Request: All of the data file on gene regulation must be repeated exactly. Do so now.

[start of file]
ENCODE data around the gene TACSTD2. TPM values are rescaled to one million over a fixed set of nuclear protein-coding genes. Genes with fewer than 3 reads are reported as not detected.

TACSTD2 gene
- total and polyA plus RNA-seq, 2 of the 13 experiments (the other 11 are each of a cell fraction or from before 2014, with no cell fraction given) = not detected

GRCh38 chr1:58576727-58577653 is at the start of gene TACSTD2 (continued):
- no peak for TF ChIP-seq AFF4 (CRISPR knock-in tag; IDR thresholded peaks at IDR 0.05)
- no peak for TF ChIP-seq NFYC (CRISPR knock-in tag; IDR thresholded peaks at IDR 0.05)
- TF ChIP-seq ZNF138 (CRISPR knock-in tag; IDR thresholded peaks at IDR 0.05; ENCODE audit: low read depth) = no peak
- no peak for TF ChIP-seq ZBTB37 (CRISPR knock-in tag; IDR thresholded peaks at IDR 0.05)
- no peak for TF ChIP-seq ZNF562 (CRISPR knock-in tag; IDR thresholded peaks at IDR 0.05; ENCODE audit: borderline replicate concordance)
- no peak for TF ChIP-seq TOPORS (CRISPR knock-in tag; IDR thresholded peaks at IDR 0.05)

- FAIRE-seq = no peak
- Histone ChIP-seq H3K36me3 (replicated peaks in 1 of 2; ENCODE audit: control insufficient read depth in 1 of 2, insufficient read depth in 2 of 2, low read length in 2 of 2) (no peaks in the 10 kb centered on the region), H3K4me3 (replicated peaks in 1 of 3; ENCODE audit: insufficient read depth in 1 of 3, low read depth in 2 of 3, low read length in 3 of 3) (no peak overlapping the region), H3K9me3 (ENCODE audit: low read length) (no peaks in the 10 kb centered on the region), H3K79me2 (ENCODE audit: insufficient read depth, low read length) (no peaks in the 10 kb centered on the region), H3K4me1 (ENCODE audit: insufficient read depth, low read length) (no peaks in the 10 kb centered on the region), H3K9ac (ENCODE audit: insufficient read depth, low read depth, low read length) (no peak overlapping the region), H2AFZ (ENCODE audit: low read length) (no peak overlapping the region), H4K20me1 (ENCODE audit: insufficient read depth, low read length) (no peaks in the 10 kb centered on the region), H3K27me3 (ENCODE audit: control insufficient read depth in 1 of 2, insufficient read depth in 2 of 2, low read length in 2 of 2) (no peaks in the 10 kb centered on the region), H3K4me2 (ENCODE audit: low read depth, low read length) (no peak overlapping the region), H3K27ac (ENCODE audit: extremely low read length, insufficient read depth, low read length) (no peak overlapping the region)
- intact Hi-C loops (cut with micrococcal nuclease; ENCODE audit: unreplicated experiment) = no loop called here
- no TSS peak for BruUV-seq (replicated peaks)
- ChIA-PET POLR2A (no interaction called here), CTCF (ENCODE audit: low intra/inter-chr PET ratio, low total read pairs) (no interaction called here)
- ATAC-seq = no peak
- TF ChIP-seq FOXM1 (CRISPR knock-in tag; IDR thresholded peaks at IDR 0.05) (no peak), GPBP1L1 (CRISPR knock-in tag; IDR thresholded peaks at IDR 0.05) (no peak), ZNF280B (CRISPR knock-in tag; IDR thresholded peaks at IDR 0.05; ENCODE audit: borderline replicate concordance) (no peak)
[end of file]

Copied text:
ENCODE data around the gene TACSTD2. TPM values are rescaled to one million over a fixed set of nuclear protein-coding genes. Genes with fewer than 3 reads are reported as not detected.

TACSTD2 gene
- total and polyA plus RNA-seq, 2 of the 13 experiments (the other 11 are each of a cell fraction or from before 2014, with no cell fraction given) = not detected

GRCh38 chr1:58576727-58577653 is at the start of gene TACSTD2 (continued):
- no peak for TF ChIP-seq AFF4 (CRISPR knock-in tag; IDR thresholded peaks at IDR 0.05)
- no peak for TF ChIP-seq NFYC (CRISPR knock-in tag; IDR thresholded peaks at IDR 0.05)
- TF ChIP-seq ZNF138 (CRISPR knock-in tag; IDR thresholded peaks at IDR 0.05; ENCODE audit: low read depth) = no peak
- no peak for TF ChIP-seq ZBTB37 (CRISPR knock-in tag; IDR thresholded peaks at IDR 0.05)
- no peak for TF ChIP-seq ZNF562 (CRISPR knock-in tag; IDR thresholded peaks at IDR 0.05; ENCODE audit: borderline replicate concordance)
- no peak for TF ChIP-seq TOPORS (CRISPR knock-in tag; IDR thresholded peaks at IDR 0.05)

- FAIRE-seq = no peak
- Histone ChIP-seq H3K36me3 (replicated peaks in 1 of 2; ENCODE audit: control insufficient read depth in 1 of 2, insufficient read depth in 2 of 2, low read length in 2 of 2) (no peaks in the 10 kb centered on the region), H3K4me3 (replicated peaks in 1 of 3; ENCODE audit: insufficient read depth in 1 of 3, low read depth in 2 of 3, low read length in 3 of 3) (no peak overlapping the region), H3K9me3 (ENCODE audit: low read length) (no peaks in the 10 kb centered on the region), H3K79me2 (ENCODE audit: insufficient read depth, low read length) (no peaks in the 10 kb centered on the region), H3K4me1 (ENCODE audit: insufficient read depth, low read length) (no peaks in the 10 kb centered on the region), H3K9ac (ENCODE audit: insufficient read depth, low read depth, low read length) (no peak overlapping the region), H2AFZ (ENCODE audit: low read length) (no peak overlapping the region), H4K20me1 (ENCODE audit: insufficient read depth, low read length) (no peaks in the 10 kb centered on the region), H3K27me3 (ENCODE audit: control insufficient read depth in 1 of 2, insufficient read depth in 2 of 2, low read length in 2 of 2) (no peaks in the 10 kb centered on the region), H3K4me2 (ENCODE audit: low read depth, low read length) (no peak overlapping the region), H3K27ac (ENCODE audit: extremely low read length, insufficient read depth, low read length) (no peak overlapping the region)
- intact Hi-C loops (cut with micrococcal nuclease; ENCODE audit: unreplicated experiment) = no loop called here
- no TSS peak for BruUV-seq (replicated peaks)
- ChIA-PET POLR2A (no interaction called here), CTCF (ENCODE audit: low intra/inter-chr PET ratio, low total read pairs) (no interaction called here)
- ATAC-seq = no peak
- TF ChIP-seq FOXM1 (CRISPR knock-in tag; IDR thresholded peaks at IDR 0.05) (no peak), GPBP1L1 (CRISPR knock-in tag; IDR thresholded peaks at IDR 0.05) (no peak), ZNF280B (CRISPR knock-in tag; IDR thresholded peaks at IDR 0.05; ENCODE audit: borderline replicate concordance) (no peak)